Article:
Contrary to popular belief, DoorDash has not won food delivery in the all WE. Take Manhattan: In Manhattan, DoorDash operates a 15% market share, which doesn’t strike me as a profitable share. As food delivery is a business with local network effects; people living in Manhattan will likely download the Grubhub app because it has the largest selection of restaurants in the area. Cool that DoorDash has the best deal in California, but that’s further than Bermuda – 4 times further in fact. Another example, according to Yipitdata, Uber Eats has the most gross market value in Florida and New York. What I mean: America is very diverse, and DoorDash’s dominance in some areas doesn’t guarantee dominance in others. Reality: Uber Eats and Grubhub are strong competitors in most major cities outside of California. DoorDash may dominate food delivery in the suburbs of the US and California, but the suburbs are also the area with the most quick service restaurants. I note that Walmart is also a relatively well-known grocery chain with a 26% market share in groceries – which is mostly focused on the suburbs.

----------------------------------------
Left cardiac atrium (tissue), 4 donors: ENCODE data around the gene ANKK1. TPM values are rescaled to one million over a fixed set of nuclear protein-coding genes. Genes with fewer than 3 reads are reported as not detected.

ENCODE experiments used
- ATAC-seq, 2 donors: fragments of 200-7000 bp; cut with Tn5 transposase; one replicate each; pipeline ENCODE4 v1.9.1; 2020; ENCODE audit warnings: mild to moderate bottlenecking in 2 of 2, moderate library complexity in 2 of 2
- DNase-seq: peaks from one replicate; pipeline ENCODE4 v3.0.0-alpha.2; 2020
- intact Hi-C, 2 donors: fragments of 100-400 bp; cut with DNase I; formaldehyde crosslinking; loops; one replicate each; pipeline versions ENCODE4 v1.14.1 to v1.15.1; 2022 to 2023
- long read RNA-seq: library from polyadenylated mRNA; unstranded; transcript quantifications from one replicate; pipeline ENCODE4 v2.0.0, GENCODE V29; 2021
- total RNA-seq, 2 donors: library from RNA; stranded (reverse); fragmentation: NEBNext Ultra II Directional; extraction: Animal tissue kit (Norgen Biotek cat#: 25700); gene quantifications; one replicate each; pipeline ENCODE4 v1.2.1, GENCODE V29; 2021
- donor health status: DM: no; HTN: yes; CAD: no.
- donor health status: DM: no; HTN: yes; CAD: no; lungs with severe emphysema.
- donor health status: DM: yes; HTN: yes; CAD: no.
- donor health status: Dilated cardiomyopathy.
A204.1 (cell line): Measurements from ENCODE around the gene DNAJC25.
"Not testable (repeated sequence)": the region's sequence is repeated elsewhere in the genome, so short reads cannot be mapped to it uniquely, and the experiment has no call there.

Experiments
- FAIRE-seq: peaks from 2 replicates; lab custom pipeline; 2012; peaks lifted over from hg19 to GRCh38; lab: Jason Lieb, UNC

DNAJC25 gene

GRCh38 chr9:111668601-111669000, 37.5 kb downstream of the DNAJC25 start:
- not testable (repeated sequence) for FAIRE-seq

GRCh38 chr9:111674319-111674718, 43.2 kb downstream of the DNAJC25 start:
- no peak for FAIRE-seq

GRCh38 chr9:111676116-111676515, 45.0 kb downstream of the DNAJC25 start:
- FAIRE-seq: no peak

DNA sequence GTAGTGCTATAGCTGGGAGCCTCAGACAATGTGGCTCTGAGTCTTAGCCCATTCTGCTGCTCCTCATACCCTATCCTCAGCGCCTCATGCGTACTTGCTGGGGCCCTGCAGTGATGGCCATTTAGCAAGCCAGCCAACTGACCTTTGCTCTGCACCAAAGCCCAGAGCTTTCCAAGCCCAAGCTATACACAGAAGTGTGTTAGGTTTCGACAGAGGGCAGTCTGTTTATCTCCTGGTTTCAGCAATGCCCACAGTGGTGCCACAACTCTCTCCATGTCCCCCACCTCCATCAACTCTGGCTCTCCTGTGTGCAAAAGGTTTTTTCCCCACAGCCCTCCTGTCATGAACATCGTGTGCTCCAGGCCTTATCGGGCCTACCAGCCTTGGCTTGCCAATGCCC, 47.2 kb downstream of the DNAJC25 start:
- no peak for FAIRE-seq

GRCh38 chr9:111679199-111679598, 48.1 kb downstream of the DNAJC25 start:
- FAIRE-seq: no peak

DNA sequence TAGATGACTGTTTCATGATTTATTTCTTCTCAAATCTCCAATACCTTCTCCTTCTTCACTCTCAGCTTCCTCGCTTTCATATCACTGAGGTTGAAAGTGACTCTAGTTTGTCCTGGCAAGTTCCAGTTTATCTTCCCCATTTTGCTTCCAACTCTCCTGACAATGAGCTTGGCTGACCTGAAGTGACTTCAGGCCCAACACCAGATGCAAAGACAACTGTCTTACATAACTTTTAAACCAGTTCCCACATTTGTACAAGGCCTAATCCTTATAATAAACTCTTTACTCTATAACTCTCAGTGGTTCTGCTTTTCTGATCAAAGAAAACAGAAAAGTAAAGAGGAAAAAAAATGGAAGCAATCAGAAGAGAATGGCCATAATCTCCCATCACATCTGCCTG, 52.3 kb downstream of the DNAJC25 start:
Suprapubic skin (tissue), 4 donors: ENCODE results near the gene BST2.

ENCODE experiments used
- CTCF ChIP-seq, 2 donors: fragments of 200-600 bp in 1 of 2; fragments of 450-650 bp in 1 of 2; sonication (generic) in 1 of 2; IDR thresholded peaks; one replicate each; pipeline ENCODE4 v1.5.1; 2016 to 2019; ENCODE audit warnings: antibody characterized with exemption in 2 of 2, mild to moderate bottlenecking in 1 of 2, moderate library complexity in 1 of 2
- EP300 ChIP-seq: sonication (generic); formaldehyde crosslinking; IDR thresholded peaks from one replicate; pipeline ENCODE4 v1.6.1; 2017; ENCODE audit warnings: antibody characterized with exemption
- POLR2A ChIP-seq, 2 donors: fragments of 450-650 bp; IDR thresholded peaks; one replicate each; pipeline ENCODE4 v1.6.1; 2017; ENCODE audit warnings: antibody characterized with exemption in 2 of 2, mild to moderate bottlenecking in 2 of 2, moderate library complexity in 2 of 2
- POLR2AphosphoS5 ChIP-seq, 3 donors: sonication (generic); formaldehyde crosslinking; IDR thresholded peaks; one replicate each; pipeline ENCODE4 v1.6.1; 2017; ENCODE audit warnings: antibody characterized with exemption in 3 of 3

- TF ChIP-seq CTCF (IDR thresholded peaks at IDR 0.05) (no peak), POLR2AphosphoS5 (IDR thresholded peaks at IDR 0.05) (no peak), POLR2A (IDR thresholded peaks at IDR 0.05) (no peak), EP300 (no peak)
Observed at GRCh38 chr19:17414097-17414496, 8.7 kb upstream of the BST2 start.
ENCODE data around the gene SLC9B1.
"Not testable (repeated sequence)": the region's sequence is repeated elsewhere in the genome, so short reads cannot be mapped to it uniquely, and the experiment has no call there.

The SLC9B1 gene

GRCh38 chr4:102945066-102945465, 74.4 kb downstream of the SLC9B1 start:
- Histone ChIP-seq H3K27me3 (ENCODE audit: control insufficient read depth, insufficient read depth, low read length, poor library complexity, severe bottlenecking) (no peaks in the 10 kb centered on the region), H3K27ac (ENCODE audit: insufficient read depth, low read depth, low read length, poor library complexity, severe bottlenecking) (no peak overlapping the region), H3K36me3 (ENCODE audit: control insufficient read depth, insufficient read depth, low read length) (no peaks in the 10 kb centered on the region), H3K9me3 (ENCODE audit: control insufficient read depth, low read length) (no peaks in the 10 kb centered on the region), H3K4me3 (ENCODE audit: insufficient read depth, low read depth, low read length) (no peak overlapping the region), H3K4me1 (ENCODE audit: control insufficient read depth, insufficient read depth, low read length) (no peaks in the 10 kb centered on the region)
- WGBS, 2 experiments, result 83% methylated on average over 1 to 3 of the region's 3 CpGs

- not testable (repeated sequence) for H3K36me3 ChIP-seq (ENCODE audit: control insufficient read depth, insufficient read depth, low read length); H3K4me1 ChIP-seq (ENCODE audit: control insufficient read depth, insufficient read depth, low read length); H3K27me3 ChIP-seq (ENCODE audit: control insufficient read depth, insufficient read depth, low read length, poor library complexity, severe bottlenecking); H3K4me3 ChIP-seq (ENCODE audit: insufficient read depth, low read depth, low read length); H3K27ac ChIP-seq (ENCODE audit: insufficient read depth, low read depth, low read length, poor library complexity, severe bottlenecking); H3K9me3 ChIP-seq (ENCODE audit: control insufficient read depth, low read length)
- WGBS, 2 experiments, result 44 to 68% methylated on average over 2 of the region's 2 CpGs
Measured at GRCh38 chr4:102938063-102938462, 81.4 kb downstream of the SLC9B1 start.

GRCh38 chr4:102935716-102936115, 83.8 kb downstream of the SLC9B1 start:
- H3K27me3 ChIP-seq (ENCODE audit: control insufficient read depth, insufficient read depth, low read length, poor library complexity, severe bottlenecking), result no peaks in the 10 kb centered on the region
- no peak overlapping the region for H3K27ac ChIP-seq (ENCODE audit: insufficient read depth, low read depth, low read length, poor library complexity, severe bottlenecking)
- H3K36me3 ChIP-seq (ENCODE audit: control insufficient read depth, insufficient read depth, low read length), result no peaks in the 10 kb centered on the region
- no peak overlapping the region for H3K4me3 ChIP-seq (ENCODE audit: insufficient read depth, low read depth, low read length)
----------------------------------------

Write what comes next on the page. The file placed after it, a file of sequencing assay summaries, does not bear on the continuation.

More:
(Source: JustEatTakeaway.com)

(Source: JustEatTakeaway.com)

DoorDash doesn’t dominate the same-day delivery market either. With an expected GOV of $40 billion for DoorDash by 2021, competitors like Instacart (ICART) are nearly as big (estimated at $30 billion). Instacart is a same-day grocery delivery platform, but since DoorDash is entering this market, it’s fair to consider Instacart as a competitor.

(Source: SecondMeasure)